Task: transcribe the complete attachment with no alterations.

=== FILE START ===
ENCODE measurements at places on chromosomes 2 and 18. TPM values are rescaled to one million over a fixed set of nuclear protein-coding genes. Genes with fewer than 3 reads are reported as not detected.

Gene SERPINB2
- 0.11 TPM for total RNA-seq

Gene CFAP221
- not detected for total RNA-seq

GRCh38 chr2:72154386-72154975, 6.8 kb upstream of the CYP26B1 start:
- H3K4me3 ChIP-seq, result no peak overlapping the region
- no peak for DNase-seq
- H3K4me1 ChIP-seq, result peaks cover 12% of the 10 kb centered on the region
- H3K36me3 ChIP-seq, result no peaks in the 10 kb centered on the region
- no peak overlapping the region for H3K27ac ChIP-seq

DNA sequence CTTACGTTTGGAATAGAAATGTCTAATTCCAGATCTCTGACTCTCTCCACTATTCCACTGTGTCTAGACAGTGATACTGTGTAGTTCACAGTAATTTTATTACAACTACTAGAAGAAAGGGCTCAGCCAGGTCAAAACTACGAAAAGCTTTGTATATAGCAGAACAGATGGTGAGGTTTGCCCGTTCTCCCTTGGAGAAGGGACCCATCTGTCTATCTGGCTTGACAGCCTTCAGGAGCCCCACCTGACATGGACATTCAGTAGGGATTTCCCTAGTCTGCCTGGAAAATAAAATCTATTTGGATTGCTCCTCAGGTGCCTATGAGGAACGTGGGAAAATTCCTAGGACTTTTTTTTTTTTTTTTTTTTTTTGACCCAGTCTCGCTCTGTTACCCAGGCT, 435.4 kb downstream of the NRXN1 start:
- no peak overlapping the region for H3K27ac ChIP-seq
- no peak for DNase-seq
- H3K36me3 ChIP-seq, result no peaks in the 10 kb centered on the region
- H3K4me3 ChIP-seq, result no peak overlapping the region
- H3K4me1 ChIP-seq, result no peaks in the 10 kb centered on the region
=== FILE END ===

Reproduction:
ENCODE measurements at places on chromosomes 2 and 18. TPM values are rescaled to one million over a fixed set of nuclear protein-coding genes. Genes with fewer than 3 reads are reported as not detected.

Gene SERPINB2
- 0.11 TPM for total RNA-seq

Gene CFAP221
- not detected for total RNA-seq

GRCh38 chr2:72154386-72154975, 6.8 kb upstream of the CYP26B1 start:
- H3K4me3 ChIP-seq, result no peak overlapping the region
- no peak for DNase-seq
- H3K4me1 ChIP-seq, result peaks cover 12% of the 10 kb centered on the region
- H3K36me3 ChIP-seq, result no peaks in the 10 kb centered on the region
- no peak overlapping the region for H3K27ac ChIP-seq

DNA sequence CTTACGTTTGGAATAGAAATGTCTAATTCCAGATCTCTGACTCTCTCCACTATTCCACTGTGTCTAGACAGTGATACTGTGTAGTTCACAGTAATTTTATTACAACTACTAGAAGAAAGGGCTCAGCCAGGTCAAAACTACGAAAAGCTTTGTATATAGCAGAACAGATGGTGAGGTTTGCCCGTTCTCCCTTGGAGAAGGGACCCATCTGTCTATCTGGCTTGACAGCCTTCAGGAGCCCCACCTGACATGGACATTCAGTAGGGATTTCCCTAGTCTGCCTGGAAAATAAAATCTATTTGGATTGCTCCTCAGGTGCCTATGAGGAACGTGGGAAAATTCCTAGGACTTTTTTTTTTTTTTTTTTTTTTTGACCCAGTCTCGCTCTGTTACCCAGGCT, 435.4 kb downstream of the NRXN1 start:
- no peak overlapping the region for H3K27ac ChIP-seq
- no peak for DNase-seq
- H3K36me3 ChIP-seq, result no peaks in the 10 kb centered on the region
- H3K4me3 ChIP-seq, result no peak overlapping the region
- H3K4me1 ChIP-seq, result no peaks in the 10 kb centered on the region